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January 2016 - Battered, not beaten

There aren’t many things that make me want to pack up. Rain is ok on the whole, I can cope with that. Frost, snow, ice, sun, boats, swans and dog shit, I can work around. But the wind. I hate the wind when I am fishing. No need to tell you what it was like today then.

Imagine if you will, trying to fish the pole in a wind tunnel, in the rush hour, while Mike Tyson is pushing you around. Well it was worse than that. The wind thrashed us relentlessly and just when we thought it couldn’t be worse it absolutely persisted down. Every time we thought about packing up, the rain stopped and we were tempted to stay.

I’m glad we did, because we caught some nice fish. Every one value-enhanced by the difficulty of their catching. The weather was so utterly foul that I could not fish the pole in any sort of comfort or with the requisite delicacy and concentration anywhere outside of two or three small areas. In the lea of the odd tree or bend I could find some respite, where the weather was merely challenging and it was here that I caught.

One spot was only fishable because the topography channelled the wind to hit with equal force from left and right. Right on the cusp of the bend there was calm water and a slowly circulating raft of debris. A good sign and one that has pointed me at a few fish before now. Even so the wind was still uncomfortably strong, but with the unexpected benefit that I couldn’t have fallen over if I’d wanted to.

I lost my first fish. It took a 3” curly tail but disdainfully threw it back at me seconds before Pete had his first. He was cleverer than me and he soon had a really nice perch of a pound and a half on the bank. He followed that with a small zander, and the morning carried on for a while in the same vein. Catch one struggle for another. I switched to a long line and began sweeping a 2” kopyto. That worked. I had a couple more including one of around a pound and a quarter before I hit something that sat still for a few moments before dobbing resolutely around under the tip before I could net it.

A really nice zander which I decided to weigh as a sighter, 3-10 and not so shabby. Pete had another pound and a half fish and the weather got worse. Coats were leaking, glasses became blindfolds and tempers became frayed. It really was crap, and then I stopped to fish the eye of the storm.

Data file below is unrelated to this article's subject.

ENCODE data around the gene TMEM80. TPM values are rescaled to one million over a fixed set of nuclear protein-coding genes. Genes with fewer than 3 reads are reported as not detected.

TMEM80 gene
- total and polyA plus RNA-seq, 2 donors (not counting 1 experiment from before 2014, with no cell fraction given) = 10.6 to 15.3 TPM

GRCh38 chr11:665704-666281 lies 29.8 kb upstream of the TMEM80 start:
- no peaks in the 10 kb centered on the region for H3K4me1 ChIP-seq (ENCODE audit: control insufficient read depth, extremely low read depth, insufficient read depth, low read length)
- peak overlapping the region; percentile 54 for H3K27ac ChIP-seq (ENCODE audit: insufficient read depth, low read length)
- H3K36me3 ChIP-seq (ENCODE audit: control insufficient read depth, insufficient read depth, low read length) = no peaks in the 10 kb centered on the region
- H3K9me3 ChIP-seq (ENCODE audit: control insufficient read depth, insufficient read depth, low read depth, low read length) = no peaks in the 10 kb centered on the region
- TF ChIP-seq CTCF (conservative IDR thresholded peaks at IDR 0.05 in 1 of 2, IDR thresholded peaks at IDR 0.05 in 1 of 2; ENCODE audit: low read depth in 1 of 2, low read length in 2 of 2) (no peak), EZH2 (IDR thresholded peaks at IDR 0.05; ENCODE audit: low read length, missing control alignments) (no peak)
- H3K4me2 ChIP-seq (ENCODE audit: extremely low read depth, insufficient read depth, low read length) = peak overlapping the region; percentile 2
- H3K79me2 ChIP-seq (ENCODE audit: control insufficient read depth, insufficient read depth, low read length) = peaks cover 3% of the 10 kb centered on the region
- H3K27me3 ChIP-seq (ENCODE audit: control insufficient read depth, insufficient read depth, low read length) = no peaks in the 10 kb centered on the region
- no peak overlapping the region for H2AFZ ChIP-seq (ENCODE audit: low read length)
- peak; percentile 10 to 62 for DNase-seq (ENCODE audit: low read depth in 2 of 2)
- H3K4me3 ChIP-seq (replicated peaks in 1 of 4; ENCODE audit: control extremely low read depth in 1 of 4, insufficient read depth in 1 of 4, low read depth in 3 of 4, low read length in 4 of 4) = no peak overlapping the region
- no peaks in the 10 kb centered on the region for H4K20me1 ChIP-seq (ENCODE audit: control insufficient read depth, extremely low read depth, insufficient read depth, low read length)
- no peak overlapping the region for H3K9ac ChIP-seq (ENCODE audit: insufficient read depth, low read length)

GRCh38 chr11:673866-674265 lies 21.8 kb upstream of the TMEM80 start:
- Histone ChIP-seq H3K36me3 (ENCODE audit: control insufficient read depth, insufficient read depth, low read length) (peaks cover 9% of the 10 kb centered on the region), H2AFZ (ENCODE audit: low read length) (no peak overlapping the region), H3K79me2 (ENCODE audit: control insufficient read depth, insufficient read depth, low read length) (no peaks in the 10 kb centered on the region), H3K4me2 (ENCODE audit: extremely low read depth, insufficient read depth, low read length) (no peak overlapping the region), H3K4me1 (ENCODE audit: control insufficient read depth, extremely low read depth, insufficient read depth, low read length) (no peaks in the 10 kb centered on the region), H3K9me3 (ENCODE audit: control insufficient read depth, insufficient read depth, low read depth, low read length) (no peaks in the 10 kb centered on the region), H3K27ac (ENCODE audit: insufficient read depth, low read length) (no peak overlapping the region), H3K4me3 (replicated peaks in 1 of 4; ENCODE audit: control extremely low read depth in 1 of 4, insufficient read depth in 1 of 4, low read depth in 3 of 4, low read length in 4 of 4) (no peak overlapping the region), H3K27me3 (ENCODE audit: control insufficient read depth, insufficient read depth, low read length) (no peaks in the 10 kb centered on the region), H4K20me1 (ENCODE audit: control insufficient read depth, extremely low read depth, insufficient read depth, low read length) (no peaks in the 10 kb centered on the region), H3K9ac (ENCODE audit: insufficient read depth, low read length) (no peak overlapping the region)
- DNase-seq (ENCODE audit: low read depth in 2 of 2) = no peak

First put in, I lost a half pounder, then I caught it or one very like it. The next was over the pound and my last didn’t move when I struck. I like that, goodness, I do like it when I lift into a fish and the tip stays down and the elastic comes out. Is there anything more inspiring than that olive golden, stripey flash rolling over at the surface the first time you see it? Nerves are stretched, nets are readied, prayers are said and it is slid to safety asap. Soft but firm. Not quite what I had hoped when I first saw it, does any fish inspire exaggeration as much as a good perch, but 2-8 for all that and the best excuse going to pack up while you are winning.

That was a pretty good mornings fishing by our standards but as good fishing always does, we left wondering what we could have caught if only.....

If only the wind had let us fish in comfort. If only it had let us fish at all on most of the stretch. If we hadn’t been demoralised by wet elbows and steamed up glasses. What if it had been calmer, just a bit.

They were hitting baits up off bottom for the first time in ages and that is always a sign of a potential catch to end all catches.

We finished with five perch between 1-4 and 2-8, a 3-10 zander, a 3-4 lbs p**e and a handful of littl’uns from a morning when we fished effectively for about an hour and a half. If only.

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I hope that you find my journal interesting and entertaining. If, having read this, you think that I am talking rubbish then at least you have stopped and thought about it long enough to come to that conclusion which is something of a result in my book. If you would like to comment on this article or anything else relating to my website, please feel free to contact me using the adjacent form. Feedback is always greatly appreciated and very helpful when it comes to improving both my site and my angling. Thank you for looking. If this form will not work for you, please e-mail me at editor@ericweight.co.uk
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